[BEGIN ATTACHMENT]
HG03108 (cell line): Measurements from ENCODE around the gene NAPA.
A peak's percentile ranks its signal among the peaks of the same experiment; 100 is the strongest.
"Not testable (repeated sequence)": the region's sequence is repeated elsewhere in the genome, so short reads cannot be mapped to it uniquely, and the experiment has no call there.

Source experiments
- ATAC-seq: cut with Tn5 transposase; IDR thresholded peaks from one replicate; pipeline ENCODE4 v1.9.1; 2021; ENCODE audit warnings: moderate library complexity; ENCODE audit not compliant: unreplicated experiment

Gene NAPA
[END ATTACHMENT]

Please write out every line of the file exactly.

HG03108 (cell line): Measurements from ENCODE around the gene NAPA.
A peak's percentile ranks its signal among the peaks of the same experiment; 100 is the strongest.
"Not testable (repeated sequence)": the region's sequence is repeated elsewhere in the genome, so short reads cannot be mapped to it uniquely, and the experiment has no call there.

Source experiments
- ATAC-seq: cut with Tn5 transposase; IDR thresholded peaks from one replicate; pipeline ENCODE4 v1.9.1; 2021; ENCODE audit warnings: moderate library complexity; ENCODE audit not compliant: unreplicated experiment

Gene NAPA